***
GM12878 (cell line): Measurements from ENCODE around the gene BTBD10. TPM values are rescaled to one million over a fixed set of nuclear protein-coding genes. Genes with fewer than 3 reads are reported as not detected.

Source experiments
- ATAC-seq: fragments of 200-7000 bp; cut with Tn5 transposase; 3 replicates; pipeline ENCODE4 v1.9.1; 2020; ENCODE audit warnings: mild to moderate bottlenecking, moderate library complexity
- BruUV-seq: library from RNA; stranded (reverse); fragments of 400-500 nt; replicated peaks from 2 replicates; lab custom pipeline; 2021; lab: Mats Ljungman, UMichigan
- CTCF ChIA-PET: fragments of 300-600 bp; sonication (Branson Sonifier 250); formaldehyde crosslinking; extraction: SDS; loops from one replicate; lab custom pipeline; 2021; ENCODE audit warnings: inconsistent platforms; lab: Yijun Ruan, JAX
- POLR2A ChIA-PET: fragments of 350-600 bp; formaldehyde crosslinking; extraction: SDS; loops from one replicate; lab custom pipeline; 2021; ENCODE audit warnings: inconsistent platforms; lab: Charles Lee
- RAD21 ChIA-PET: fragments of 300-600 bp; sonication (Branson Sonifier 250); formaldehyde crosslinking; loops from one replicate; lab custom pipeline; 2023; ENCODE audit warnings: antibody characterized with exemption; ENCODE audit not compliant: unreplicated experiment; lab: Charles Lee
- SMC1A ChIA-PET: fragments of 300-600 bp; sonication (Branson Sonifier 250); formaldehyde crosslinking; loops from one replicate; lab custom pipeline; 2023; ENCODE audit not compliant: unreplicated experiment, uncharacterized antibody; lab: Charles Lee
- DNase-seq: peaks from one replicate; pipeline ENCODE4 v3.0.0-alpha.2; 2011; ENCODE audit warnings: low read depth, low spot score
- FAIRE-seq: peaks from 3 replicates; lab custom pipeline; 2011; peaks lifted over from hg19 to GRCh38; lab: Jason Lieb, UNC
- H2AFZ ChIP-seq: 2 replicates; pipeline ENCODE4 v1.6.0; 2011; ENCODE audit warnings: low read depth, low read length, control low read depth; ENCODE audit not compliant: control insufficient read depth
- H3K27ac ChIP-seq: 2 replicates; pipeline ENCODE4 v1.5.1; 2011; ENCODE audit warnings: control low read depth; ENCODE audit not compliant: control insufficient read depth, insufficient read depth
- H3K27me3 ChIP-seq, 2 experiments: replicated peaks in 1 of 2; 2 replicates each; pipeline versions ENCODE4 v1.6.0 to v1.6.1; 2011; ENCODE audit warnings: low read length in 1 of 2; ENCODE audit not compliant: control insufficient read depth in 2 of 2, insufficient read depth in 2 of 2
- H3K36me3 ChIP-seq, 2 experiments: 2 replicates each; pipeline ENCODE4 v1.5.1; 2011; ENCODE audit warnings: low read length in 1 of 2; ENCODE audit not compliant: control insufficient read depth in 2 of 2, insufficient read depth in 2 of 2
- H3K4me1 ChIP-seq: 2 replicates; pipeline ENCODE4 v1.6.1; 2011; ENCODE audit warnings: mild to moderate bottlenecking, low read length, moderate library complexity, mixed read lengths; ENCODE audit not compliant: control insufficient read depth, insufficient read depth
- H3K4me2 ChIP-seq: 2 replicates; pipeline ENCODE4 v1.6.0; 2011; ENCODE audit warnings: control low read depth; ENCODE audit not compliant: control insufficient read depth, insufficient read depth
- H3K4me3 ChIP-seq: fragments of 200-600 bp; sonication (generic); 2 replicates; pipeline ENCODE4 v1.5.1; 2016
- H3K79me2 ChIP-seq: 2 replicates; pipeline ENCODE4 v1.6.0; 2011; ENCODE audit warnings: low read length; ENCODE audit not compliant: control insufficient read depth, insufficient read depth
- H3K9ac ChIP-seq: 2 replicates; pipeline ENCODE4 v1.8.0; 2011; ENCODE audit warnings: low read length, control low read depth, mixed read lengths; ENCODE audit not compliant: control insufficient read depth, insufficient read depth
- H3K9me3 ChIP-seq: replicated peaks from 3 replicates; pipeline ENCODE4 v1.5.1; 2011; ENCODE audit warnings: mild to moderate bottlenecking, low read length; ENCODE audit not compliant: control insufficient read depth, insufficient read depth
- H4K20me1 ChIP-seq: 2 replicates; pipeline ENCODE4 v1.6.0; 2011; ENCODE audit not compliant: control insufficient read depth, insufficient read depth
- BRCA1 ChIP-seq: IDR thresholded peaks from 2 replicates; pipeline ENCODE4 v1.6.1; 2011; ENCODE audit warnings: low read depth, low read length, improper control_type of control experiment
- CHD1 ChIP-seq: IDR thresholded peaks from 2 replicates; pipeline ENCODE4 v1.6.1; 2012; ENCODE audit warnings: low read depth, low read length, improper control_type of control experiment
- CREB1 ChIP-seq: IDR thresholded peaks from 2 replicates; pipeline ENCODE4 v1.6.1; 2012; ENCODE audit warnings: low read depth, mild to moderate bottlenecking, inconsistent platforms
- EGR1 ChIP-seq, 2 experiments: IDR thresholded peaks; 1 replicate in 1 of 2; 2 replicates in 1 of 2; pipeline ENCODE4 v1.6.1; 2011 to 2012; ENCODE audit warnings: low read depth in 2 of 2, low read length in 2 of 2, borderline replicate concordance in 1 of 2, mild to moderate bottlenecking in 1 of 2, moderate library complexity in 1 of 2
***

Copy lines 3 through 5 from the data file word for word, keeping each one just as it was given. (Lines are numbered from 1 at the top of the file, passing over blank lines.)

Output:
- ATAC-seq: fragments of 200-7000 bp; cut with Tn5 transposase; 3 replicates; pipeline ENCODE4 v1.9.1; 2020; ENCODE audit warnings: mild to moderate bottlenecking, moderate library complexity
- BruUV-seq: library from RNA; stranded (reverse); fragments of 400-500 nt; replicated peaks from 2 replicates; lab custom pipeline; 2021; lab: Mats Ljungman, UMichigan
- CTCF ChIA-PET: fragments of 300-600 bp; sonication (Branson Sonifier 250); formaldehyde crosslinking; extraction: SDS; loops from one replicate; lab custom pipeline; 2021; ENCODE audit warnings: inconsistent platforms; lab: Yijun Ruan, JAX